Simple Scale Shortcuts - 313
Today, Let's get some more mileage out of your scales. I share some tricks to take the scale patterns you already know and get drastically different sounds from them with minimal effort.
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Improvisation is an essential skill for any musician, but it can be challenging to know where to start. With so many scales and modes to choose from, it's easy to get overwhelmed. In this post, we'll explore some simple scale shortcuts that can help you improve your improvisation skills quickly and easily.
Sequences are one of the easiest shortcuts to apply to your scales. In fact, you don't have to learn anything new at all. A sequence is simply a repeating pattern of notes. By using sequences in your scales, you can add some variety to your playing and make your improvisation sound more interesting.
What are Sequences?
Sequences are all about the order in which you play your notes. For example, instead of playing a scale from the root note to the octave, you might play the scale in a different order, such as going up three notes and then down one. By doing this, you create a repeating pattern of notes that sounds interesting and different.
Finding Sequences in Melodies
If you examine your favorite melodies, you'll often find small snippets of sequences. These are patterns that repeat throughout the song, creating a sense of cohesion and structure. By learning to recognize these patterns, you can start to incorporate them into your own improvisation.
How to Practice Sequences
To practice using sequences in your improvisation, start by choosing a scale that you're familiar with. Then, try playing the scale using different sequences. For example, you might try playing the scale in thirds, or in groups of four notes. As you become more comfortable with using sequences, you can start to experiment with creating your own patterns.
Starting on Different Notes - Modes
Modes are another way to add variety to your improvisation. A mode is simply a scale that starts on a different note from the parent scale. For example, the A minor scale is a mode of the C Major parent scale.
Relative Major and Minor
The most common modes are the relative major and minor scales. To find the relative minor of a major scale, simply count down three half-steps from the root note. For example, the relative minor of C major is A minor. By starting on a different note of the same scale, you can create a different mood and feel for your improvisation.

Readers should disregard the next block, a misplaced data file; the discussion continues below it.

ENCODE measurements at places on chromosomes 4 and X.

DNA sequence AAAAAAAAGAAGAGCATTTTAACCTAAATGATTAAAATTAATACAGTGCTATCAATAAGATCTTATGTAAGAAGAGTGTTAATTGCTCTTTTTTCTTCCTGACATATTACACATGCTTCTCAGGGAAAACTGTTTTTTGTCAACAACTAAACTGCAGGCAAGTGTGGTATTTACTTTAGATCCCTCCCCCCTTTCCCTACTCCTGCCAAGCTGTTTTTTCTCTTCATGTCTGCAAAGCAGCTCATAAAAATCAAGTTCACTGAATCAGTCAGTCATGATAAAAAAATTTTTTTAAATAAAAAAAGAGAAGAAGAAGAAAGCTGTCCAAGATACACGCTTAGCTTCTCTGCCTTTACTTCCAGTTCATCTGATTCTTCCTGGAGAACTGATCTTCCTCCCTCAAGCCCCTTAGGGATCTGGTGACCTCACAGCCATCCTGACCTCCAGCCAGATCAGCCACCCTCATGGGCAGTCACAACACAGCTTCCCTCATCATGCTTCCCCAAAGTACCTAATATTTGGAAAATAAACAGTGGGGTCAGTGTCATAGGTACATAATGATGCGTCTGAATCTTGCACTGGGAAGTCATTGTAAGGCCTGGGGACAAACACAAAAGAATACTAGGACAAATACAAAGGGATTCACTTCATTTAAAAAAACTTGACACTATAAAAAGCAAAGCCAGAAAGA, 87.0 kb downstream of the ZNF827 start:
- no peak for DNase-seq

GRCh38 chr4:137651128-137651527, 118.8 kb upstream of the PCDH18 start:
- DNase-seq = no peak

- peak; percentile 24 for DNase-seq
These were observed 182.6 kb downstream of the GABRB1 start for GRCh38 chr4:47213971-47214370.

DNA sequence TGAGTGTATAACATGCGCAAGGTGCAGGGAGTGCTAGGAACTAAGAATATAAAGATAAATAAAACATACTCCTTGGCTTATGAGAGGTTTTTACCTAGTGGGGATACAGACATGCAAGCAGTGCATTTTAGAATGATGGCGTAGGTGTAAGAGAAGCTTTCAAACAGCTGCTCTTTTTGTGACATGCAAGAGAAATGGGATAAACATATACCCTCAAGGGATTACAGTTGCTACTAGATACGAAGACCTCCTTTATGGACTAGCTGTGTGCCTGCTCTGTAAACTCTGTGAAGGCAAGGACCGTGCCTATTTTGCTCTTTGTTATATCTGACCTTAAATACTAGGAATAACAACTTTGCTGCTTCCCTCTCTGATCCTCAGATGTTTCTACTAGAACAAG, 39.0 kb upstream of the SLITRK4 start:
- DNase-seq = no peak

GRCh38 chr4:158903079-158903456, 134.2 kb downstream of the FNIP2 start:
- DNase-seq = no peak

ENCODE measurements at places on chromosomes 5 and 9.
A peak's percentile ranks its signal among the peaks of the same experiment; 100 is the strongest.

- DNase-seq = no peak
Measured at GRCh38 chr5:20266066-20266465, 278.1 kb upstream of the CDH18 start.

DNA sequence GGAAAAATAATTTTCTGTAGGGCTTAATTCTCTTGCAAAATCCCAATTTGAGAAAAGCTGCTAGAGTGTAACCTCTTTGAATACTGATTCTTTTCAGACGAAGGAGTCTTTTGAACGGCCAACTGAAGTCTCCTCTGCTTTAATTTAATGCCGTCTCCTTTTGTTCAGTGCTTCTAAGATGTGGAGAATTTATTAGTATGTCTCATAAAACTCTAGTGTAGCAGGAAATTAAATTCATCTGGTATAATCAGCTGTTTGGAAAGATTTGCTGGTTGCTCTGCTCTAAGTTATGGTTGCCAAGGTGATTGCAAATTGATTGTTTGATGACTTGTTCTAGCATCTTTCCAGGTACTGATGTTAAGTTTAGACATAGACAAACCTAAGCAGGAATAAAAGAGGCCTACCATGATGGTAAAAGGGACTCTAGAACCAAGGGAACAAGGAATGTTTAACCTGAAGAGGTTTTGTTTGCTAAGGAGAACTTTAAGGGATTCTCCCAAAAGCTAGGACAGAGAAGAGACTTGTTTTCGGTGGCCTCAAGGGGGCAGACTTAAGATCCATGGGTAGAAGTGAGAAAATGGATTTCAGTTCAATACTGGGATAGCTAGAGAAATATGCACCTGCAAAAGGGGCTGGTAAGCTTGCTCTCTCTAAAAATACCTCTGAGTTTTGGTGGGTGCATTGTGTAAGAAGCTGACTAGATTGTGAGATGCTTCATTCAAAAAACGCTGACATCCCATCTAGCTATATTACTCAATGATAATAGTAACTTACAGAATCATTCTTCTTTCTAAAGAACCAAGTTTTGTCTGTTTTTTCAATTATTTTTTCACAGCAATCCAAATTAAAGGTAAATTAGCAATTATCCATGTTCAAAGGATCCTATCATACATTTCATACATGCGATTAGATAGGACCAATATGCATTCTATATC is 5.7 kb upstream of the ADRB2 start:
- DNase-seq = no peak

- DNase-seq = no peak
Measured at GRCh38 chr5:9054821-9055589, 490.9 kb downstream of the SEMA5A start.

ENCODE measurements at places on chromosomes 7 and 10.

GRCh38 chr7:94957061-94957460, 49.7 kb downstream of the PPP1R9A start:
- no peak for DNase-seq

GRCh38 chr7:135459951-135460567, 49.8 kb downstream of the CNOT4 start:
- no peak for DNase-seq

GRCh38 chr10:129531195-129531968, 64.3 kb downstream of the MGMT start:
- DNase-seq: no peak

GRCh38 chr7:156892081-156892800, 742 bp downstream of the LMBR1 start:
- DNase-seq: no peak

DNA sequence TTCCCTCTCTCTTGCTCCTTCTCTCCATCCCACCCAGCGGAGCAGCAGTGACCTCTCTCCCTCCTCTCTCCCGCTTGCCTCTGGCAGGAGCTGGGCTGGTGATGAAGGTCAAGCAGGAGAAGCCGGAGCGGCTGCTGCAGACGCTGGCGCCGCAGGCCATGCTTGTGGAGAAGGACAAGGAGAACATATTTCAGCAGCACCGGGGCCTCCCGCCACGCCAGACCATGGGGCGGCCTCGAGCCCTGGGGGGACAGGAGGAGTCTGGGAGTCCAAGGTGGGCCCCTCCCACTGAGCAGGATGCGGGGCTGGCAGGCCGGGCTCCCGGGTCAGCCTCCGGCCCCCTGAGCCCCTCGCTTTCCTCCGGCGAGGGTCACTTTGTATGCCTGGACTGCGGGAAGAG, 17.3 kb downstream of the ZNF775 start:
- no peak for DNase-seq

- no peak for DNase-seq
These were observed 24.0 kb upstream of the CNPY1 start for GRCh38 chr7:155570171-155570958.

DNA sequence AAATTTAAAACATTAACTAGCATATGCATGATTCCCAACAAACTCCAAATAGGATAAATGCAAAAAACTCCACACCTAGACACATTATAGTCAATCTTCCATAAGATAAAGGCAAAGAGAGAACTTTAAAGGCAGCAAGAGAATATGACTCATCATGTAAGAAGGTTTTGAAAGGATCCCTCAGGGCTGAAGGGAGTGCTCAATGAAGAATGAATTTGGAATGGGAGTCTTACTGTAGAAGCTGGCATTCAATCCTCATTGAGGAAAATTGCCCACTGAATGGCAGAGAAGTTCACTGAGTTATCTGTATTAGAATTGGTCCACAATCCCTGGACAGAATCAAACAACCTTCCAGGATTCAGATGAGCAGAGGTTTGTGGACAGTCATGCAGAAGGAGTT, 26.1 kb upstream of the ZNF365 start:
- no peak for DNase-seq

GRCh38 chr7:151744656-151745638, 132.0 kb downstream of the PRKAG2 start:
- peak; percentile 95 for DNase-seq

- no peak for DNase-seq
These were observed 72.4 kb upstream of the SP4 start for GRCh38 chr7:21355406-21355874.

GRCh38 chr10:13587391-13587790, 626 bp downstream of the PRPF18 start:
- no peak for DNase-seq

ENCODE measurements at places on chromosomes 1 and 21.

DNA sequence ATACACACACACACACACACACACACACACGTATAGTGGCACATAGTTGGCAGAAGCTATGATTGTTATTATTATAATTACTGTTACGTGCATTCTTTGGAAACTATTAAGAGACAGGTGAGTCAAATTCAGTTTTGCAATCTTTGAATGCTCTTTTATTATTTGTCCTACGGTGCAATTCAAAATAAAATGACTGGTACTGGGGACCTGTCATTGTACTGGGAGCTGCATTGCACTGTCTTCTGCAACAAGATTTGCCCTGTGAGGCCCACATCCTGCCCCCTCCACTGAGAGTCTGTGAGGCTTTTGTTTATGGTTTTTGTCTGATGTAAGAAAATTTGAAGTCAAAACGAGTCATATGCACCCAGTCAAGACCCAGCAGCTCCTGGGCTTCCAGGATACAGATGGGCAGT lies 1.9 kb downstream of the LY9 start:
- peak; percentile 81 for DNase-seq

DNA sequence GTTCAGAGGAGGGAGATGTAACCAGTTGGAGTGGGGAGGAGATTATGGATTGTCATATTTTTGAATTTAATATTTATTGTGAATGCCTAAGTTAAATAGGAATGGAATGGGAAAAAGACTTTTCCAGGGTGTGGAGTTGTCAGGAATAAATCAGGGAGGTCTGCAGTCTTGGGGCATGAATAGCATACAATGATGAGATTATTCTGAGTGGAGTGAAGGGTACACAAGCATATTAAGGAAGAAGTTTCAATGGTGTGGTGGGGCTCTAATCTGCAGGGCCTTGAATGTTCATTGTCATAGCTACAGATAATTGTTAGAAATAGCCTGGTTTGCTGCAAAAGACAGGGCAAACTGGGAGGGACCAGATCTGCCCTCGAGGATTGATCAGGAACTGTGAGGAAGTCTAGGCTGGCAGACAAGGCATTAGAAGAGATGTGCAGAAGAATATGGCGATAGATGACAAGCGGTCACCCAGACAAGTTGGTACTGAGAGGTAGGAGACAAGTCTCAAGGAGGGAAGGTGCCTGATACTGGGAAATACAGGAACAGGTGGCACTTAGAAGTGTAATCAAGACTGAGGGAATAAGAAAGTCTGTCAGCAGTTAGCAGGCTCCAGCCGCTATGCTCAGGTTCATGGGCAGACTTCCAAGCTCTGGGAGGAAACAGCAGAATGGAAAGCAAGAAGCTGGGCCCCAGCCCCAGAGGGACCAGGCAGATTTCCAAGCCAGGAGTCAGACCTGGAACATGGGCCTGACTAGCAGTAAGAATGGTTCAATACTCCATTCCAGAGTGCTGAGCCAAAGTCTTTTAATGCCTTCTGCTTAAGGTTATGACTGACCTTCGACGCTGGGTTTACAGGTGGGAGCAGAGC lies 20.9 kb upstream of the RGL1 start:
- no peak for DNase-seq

Modes of the Major Scale
There are seven different modes of the major scale, each starting on a different note of the parent scale. By learning these modes, you can add some variety to your improvisation without having to learn a completely new scale. Some of the most common modes include the Dorian mode, the Phrygian mode, and the Mixolydian mode.
Modes of the Harmonic and Melodic Minor
The harmonic and melodic minor scales also have their own modes, each with a unique sound and feel. For example, the seventh mode of the harmonic minor scale is the Locrian ♮6 mode, which has a dark and mysterious sound. By learning these modes, you can add some complexity and sophistication to your improvisation.
Adjusting Single Notes for Different Sounds
Sometimes, all it takes is a small adjustment to create a completely different sound in your improvisation. By adding chromatic notes or altering a few key notes, you can create new scales and modes that sound completely different.
Harmonic Minor and Melodic Minor
The harmonic minor scale, for instance, is a common choice for adding a dark and melancholic feel to a melody, while the melodic minor scale can lend a more exotic, eastern sound.
Dorian, Lydian, and other modal options
Modes are alternative scales that can be derived from the major scale by starting and ending on different degrees of the scale. The most common modes are the seven modes of the major scale, which are:
- Ionian (the major scale)
- Aeolian (the natural minor scale)
By using these different modes, you can create unique melodic and harmonic ideas that go beyond the basic major and minor scales.
Minor to major and other chromatic options
Another way to add variety to your improvisations is by using chromatic notes, which are notes that are not part of the key you are playing. The most common chromatic scale used in blues and jazz is the 12-bar blues scale, which can add a flatted 5th and flatted 7th to the basic major or minor pentatonic scale.
Another chromatic option is the bebop scale, which is a modified version of the major or dominant scale that adds an extra chromatic passing tone between the 7th and tonic. This added note creates a smooth, flowing sound that is often used in jazz improvisation.
By using these simple scale shortcuts, you can add variety and interest to your improvisations without having to learn complex scales and modes. Sequences, relative modes, and chromatic options are all simple yet effective tools that can help you take your playing to the next level.
Remember, the key to mastering these techniques is to practice them regularly and apply them in a variety of musical contexts. With time and dedication, you can develop your own unique sound and style that will set you apart as a guitarist and musician.
So next time you pick up your guitar, try out some of these simple scale shortcuts and see where they take you. And don't forget to have fun and enjoy the journey!
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